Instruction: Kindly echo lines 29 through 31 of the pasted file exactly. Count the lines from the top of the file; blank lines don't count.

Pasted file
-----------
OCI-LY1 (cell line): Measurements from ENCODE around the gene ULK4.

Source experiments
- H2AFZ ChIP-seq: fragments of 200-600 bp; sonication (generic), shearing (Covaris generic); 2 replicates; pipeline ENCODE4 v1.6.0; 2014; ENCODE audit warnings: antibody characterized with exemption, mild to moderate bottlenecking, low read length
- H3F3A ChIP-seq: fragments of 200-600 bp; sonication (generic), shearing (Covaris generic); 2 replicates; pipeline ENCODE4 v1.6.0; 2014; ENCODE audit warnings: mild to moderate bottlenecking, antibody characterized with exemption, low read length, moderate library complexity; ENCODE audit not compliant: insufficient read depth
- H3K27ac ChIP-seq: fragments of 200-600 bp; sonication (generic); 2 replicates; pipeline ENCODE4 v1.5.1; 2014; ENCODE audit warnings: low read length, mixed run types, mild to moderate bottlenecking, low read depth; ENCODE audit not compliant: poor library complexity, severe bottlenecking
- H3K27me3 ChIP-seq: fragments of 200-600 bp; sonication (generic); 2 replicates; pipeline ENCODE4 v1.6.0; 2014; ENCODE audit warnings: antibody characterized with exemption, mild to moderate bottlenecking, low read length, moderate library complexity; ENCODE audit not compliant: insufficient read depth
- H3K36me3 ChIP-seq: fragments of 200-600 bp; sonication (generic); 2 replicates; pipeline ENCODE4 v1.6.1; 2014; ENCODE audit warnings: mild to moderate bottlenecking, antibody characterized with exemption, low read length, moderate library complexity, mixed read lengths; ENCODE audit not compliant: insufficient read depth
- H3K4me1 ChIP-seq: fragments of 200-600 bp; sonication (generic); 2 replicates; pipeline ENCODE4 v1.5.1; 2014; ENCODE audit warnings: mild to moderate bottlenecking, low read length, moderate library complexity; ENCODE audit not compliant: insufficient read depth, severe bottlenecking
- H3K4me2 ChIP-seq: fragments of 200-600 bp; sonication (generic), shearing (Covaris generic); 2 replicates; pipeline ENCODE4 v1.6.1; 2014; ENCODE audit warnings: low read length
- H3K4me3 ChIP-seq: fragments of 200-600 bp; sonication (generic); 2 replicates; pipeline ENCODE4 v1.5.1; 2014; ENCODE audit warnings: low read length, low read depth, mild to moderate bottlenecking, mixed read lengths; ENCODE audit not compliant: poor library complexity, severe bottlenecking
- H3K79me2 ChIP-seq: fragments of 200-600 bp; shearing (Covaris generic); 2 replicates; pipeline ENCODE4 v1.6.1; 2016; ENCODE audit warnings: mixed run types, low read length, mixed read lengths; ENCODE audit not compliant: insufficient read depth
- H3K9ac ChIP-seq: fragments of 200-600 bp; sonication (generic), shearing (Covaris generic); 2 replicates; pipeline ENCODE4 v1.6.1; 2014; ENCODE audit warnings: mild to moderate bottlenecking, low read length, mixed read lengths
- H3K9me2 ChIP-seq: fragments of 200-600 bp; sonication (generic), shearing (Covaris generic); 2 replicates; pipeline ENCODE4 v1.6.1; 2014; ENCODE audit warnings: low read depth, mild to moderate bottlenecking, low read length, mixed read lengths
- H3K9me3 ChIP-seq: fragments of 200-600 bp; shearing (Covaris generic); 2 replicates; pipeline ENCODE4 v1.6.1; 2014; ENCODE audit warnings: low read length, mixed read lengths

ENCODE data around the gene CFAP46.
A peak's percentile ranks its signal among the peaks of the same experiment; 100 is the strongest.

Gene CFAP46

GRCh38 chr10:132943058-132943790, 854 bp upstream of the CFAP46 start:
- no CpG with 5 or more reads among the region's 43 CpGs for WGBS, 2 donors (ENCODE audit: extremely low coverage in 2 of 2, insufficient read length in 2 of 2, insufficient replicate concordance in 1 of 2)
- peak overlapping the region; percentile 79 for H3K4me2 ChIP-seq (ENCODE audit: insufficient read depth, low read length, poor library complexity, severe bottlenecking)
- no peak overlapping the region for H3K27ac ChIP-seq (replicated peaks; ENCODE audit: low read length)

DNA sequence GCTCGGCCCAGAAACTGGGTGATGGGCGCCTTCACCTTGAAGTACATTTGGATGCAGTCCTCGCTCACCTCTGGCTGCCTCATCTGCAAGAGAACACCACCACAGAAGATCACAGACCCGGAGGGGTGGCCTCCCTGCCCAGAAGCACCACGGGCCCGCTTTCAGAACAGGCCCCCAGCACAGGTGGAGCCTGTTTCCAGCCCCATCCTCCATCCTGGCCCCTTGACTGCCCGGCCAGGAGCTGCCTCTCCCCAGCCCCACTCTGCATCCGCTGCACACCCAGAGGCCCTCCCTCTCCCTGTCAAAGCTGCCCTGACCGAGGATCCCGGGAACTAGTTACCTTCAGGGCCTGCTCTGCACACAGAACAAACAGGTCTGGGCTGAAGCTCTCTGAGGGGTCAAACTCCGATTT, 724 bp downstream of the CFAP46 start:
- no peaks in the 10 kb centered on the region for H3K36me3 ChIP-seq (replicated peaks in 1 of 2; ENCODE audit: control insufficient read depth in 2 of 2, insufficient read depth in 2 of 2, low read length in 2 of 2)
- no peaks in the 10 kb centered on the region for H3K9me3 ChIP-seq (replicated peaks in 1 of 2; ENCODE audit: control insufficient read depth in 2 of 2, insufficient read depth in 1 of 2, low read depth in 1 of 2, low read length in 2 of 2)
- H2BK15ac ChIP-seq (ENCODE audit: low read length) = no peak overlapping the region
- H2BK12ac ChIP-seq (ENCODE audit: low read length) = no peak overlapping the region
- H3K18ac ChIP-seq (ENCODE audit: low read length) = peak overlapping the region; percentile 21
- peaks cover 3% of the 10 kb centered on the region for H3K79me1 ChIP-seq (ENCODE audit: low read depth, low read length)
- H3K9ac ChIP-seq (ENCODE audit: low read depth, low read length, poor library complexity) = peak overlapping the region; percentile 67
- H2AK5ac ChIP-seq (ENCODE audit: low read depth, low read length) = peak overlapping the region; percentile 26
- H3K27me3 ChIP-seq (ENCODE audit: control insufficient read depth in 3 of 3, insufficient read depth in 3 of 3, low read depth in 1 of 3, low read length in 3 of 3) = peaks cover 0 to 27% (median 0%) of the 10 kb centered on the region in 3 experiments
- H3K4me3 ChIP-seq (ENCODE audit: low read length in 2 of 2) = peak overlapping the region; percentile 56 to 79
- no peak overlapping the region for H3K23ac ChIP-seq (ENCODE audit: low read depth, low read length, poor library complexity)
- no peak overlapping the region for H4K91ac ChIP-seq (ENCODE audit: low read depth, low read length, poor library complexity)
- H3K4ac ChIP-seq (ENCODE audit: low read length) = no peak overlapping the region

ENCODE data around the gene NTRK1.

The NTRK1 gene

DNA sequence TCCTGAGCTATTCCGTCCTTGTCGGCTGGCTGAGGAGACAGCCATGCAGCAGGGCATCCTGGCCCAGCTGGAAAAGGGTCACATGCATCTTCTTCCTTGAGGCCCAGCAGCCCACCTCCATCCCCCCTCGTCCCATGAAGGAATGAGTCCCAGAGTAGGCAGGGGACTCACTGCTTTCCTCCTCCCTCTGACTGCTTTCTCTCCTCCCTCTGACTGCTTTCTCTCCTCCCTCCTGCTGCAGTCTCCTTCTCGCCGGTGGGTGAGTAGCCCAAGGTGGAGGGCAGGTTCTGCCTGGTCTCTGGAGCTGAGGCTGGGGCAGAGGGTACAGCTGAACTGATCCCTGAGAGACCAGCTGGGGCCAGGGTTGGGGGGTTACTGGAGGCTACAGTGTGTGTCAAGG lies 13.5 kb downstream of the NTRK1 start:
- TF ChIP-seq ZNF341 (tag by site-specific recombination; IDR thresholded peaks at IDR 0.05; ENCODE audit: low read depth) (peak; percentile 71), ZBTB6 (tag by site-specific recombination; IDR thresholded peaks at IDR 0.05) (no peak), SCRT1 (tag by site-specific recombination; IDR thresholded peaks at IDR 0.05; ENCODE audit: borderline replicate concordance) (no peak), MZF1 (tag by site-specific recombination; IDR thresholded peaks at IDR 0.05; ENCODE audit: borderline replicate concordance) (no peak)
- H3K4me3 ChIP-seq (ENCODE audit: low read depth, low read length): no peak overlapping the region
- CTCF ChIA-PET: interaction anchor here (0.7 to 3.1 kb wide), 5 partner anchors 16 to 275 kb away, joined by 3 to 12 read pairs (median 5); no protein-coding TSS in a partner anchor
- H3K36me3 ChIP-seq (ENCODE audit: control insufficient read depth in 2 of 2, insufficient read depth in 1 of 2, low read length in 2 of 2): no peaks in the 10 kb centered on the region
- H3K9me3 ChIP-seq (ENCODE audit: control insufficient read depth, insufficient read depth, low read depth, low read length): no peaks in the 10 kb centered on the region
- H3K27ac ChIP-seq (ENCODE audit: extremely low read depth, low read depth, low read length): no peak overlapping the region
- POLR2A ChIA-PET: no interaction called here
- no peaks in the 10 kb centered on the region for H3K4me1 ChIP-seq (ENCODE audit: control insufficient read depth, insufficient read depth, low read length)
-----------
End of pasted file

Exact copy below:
- H3K9ac ChIP-seq (ENCODE audit: low read depth, low read length, poor library complexity) = peak overlapping the region; percentile 67
- H2AK5ac ChIP-seq (ENCODE audit: low read depth, low read length) = peak overlapping the region; percentile 26
- H3K27me3 ChIP-seq (ENCODE audit: control insufficient read depth in 3 of 3, insufficient read depth in 3 of 3, low read depth in 1 of 3, low read length in 3 of 3) = peaks cover 0 to 27% (median 0%) of the 10 kb centered on the region in 3 experiments